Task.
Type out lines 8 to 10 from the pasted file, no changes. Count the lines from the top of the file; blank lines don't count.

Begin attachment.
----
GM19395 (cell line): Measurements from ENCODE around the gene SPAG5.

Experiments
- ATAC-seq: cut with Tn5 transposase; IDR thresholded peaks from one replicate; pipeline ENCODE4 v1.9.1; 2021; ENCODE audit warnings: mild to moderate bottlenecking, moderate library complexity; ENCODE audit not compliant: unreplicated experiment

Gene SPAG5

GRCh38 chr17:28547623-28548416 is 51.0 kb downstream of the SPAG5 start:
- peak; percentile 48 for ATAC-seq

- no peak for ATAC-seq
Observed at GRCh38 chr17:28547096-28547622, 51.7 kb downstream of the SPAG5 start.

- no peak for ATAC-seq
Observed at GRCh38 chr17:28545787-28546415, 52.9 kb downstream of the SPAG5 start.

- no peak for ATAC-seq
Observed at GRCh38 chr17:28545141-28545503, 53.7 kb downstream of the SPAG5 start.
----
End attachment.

Observed at GRCh38 chr17:28547096-28547622, 51.7 kb downstream of the SPAG5 start.

- no peak for ATAC-seq
Observed at GRCh38 chr17:28545787-28546415, 52.9 kb downstream of the SPAG5 start.